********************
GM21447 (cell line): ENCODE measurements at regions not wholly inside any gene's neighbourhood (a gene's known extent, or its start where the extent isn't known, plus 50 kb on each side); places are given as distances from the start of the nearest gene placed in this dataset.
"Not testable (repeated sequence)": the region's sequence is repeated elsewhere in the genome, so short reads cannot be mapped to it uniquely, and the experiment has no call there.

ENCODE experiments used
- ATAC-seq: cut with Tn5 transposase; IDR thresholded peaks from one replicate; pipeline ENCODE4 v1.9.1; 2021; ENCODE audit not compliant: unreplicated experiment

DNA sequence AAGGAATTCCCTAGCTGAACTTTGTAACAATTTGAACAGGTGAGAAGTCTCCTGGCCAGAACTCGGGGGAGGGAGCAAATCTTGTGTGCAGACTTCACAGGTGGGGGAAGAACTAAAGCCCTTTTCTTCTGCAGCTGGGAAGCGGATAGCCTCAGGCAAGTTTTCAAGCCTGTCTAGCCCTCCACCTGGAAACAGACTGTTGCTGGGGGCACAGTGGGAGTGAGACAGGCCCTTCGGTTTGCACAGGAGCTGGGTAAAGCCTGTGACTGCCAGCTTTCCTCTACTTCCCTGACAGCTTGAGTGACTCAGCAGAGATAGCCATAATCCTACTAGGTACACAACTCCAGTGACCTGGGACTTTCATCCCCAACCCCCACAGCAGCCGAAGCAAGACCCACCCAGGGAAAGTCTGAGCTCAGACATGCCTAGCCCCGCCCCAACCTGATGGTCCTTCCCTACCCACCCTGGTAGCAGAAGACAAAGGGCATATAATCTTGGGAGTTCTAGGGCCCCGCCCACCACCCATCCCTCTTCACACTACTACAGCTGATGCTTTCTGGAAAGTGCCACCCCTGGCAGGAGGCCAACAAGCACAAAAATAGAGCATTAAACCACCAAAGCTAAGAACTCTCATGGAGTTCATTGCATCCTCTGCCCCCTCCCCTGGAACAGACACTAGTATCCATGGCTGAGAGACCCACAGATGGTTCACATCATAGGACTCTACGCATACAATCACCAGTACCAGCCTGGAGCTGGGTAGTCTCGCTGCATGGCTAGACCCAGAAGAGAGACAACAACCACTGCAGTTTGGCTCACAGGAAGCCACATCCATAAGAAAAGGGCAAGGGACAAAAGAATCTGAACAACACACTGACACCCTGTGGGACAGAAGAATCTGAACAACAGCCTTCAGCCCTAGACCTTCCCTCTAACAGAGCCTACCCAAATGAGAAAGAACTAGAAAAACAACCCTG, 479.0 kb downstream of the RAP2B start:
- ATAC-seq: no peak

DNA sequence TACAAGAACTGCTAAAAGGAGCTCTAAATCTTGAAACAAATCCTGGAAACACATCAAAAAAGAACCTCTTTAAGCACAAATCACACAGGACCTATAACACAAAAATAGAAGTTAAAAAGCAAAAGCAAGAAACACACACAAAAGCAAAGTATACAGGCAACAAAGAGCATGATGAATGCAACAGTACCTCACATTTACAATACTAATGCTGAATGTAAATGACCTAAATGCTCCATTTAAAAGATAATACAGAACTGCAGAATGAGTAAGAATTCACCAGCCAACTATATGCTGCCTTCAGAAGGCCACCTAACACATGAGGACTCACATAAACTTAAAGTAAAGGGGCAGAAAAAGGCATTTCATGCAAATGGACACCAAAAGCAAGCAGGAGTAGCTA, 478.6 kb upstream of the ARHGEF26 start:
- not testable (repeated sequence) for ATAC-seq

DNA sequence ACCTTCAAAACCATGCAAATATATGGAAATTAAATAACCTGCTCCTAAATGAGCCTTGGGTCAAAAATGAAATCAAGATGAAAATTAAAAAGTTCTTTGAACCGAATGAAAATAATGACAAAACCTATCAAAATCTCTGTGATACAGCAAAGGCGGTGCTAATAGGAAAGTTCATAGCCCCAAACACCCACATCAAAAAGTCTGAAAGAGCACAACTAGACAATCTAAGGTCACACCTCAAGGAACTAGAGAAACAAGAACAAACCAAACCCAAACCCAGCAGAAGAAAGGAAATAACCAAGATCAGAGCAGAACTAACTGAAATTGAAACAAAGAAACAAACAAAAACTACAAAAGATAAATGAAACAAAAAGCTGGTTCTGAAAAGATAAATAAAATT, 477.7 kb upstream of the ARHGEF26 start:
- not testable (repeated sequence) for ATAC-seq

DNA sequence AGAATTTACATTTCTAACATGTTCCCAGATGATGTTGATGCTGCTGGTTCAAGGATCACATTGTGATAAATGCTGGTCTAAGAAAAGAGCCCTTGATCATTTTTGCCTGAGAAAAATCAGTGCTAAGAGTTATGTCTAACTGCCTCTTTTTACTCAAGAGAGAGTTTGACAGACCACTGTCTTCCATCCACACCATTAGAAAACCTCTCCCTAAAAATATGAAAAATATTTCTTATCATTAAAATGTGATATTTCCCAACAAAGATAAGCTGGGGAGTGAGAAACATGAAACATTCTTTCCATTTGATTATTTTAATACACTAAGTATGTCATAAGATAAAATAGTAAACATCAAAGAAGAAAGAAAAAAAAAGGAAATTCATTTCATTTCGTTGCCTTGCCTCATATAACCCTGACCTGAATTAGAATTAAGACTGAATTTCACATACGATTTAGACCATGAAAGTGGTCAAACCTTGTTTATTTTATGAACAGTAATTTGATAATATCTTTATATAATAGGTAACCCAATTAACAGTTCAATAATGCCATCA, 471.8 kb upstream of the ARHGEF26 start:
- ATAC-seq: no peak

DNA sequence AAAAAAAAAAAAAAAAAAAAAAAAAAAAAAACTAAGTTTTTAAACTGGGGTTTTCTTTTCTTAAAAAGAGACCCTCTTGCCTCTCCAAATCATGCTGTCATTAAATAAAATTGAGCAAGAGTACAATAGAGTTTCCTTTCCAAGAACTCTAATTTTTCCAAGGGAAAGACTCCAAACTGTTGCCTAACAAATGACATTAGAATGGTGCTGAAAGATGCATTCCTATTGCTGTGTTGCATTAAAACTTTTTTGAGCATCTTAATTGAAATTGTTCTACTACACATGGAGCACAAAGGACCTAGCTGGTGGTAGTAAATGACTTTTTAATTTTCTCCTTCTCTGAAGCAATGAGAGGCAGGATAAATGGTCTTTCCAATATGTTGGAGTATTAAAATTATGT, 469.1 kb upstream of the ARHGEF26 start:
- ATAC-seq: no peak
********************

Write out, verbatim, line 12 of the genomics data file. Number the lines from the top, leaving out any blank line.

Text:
- ATAC-seq: no peak